Does your teen get overwhelmed by all the things they have to do?
Do they sometimes have a never ending to-do list that gets them down or stresses them out?
In fact, re-write that… Don’t we all have that and feel that, most of the time?!!
I’ve always got a long to-do list and am sometimes (Okay, often) guilty
of adding way too much to that list,
as I have a tendency be a bit over-ambitious or with predicting how much I can do in a day or a week.
(I prefer to call it being ‘optimistic’) 😉
But I’ve gradually developed and honed a ‘not-a-list’ to-do system/blueprint/regime/whatever-you-wanna-call-it that I now swear by and teach all my personal coaching students to do.
And I’m gonna share it with you 🙂
(Note to self – think of a cool name for this system… ideas in an email please!)
This ‘system’ is a simple (no tech-y project management software needed, nor crazy-weird special diaries you can only get online from Sweden or wherever).
way to getting everything that needs to be done, done.
And without any added stress or feeling guilty when you’re not slaving away.
(Because yes, I used to be guilty of feeling guilty if I wasn’t working when there was oh-so much on that looooong to-do list. Until I got this sussed).
Now, It’s no secret to anyone who knows me or has been a part of this grade transformation community for some time, that I’m a person who likes to keep busy. I’m a do-er and a planner and I love a project.
And therefore I’ve always got a long to-do list and can often be guilty of adding way too much to that to do list as I can be a bit over ambitious with predicting how much I can do in a day or a week.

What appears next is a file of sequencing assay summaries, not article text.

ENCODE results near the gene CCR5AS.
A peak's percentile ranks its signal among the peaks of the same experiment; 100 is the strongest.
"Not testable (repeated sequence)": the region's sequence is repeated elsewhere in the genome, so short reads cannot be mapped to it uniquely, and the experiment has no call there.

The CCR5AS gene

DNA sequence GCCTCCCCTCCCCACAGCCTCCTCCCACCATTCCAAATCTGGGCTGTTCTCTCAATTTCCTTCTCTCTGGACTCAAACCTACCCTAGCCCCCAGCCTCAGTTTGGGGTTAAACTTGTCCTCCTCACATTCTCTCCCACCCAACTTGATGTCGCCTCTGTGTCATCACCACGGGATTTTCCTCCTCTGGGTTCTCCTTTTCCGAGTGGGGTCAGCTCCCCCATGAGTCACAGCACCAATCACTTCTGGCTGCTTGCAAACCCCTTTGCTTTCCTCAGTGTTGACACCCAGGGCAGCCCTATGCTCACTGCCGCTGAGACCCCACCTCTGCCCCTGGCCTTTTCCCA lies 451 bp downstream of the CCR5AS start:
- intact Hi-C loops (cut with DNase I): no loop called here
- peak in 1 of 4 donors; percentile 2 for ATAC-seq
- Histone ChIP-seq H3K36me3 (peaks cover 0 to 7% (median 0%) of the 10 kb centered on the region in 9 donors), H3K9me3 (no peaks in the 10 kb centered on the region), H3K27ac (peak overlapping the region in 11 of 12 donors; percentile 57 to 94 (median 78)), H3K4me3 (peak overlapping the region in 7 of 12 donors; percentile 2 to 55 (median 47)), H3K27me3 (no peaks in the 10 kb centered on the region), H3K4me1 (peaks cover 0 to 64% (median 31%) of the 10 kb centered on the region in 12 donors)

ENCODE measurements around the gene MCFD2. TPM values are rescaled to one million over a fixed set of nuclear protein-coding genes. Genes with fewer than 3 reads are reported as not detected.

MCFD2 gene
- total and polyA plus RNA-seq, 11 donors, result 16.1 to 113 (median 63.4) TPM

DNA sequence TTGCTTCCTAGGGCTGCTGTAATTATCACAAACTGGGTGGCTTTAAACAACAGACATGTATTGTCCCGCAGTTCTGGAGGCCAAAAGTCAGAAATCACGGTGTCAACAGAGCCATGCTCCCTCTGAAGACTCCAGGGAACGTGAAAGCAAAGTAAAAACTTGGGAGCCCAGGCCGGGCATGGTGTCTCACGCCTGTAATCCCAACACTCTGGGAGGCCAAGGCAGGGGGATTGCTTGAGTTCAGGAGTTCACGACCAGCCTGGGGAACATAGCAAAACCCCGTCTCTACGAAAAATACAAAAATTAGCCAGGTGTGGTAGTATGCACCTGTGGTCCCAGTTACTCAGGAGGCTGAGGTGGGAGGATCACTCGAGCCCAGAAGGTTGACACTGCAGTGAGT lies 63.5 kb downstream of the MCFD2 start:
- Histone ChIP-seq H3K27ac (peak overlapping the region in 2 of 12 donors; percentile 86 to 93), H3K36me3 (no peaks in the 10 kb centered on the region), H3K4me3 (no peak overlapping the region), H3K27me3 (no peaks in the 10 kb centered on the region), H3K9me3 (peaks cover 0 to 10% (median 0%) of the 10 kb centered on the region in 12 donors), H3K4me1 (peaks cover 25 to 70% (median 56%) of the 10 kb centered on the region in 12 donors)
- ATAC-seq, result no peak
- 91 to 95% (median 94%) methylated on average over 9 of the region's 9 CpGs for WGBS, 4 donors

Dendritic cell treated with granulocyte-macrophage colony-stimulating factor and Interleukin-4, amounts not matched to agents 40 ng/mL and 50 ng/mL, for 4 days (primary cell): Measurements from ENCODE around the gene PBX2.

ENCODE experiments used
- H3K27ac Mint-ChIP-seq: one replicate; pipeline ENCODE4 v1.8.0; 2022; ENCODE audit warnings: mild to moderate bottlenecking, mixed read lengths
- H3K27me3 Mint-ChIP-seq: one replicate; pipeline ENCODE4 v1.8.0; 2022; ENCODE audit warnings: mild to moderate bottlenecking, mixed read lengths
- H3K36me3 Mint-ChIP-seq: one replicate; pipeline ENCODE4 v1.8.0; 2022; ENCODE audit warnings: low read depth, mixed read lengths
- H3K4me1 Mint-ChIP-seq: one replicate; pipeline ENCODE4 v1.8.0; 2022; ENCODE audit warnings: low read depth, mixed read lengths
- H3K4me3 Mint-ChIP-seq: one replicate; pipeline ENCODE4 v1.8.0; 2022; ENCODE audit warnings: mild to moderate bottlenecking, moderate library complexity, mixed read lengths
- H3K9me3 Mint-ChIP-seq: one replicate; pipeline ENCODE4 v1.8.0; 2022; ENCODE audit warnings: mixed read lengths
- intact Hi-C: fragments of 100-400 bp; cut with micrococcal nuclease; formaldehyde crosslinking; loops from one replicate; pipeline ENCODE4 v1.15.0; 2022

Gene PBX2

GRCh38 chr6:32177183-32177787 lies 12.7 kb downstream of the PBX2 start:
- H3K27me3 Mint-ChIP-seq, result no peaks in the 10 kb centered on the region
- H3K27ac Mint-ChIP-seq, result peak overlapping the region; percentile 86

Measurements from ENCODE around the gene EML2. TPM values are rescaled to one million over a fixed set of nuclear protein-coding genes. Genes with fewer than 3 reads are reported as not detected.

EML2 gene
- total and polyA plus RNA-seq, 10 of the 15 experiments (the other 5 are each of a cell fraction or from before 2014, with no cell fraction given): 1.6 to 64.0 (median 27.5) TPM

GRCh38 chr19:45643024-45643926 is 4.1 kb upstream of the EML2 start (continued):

(And then moaning to my husband, Alistair, that I’m way too busy and I’ve got too much to do! He, of course, then reminds me that I was the one that gave myself those jobs in the first place, and then I sheep-ishly agree with him and go back to what I was doing, minus any sympathy I was hoping for).
The point is, there are a lot of positives to this – getting lots done, being efficient with my time, but it can also lead to feeling overloaded and overwhelmed if I’m not careful.
So, I’ve gradually developed a system that prevents these negatives and helps me stay calm and on top of life – (most of the time!!… Hey, no-one and no system is totally perfect!) 😉
And I thought I’d share it with you as it’s pretty simple and could be enacted by your teen too if they feel it might work for them.
First up: I DON’T make a to-do list.
I’ll say that again.
I NEVER write out a full to-do list.
I used to – and it was simply… overwhelming.
Plus of course I never got to the end of it, because as I’d cross things off over a few days, naturally, more things would just get added.
Know the feeling??!
So I never felt like I could just relax or watch some TV or chill out, without feeling guilty or twitchy that I should be doing something more productive, something to tick off that list.
Here’s what I do instead.
There are three parts to it:
1) I break down every task into specific actions
2) I then write each action into a specific day in my diary.
So in my diary I have specific things on specific days.
Things like anyone has in their diary – dentist appointments, coffee dates etc.
But I also have my tasks and work to do.
3) Once I’ve completed a task, I highlight it.
And yes, I even highlight the fun stuff like the coffee dates (because, everyone loves to cross things off a list right?!)
This system means I still have a visible record of what’s been done when,
because it’s not just a piece of paper or a post-it note that’s gonna get thrown away.